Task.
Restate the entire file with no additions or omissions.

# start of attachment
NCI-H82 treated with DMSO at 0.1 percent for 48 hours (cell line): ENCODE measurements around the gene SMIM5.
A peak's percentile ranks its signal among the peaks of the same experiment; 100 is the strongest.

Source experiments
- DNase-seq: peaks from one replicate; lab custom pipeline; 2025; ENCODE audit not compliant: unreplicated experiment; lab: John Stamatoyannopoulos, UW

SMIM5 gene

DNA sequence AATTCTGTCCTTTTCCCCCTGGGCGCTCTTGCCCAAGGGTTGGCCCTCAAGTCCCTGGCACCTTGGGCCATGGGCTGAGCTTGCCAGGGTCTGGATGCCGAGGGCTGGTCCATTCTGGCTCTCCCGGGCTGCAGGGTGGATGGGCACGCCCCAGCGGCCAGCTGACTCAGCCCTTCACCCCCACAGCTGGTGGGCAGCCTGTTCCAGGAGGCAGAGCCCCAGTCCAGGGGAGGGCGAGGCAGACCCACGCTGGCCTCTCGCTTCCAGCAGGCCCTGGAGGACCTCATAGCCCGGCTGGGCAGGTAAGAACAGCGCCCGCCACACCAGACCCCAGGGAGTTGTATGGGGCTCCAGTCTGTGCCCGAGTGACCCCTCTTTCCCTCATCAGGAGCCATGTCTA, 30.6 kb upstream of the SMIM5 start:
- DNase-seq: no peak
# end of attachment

NCI-H82 treated with DMSO at 0.1 percent for 48 hours (cell line): ENCODE measurements around the gene SMIM5.
A peak's percentile ranks its signal among the peaks of the same experiment; 100 is the strongest.

Source experiments
- DNase-seq: peaks from one replicate; lab custom pipeline; 2025; ENCODE audit not compliant: unreplicated experiment; lab: John Stamatoyannopoulos, UW

SMIM5 gene

DNA sequence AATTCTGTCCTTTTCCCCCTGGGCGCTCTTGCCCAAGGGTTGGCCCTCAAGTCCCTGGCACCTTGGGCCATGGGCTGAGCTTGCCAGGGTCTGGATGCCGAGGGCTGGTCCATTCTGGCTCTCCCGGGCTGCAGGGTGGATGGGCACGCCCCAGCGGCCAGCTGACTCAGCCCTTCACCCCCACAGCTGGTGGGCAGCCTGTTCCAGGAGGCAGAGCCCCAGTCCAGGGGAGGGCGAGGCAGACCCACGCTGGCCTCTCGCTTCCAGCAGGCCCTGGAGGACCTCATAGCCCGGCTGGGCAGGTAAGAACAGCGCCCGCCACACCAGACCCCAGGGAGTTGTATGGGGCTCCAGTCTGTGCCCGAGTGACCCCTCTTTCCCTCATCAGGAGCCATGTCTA, 30.6 kb upstream of the SMIM5 start:
- DNase-seq: no peak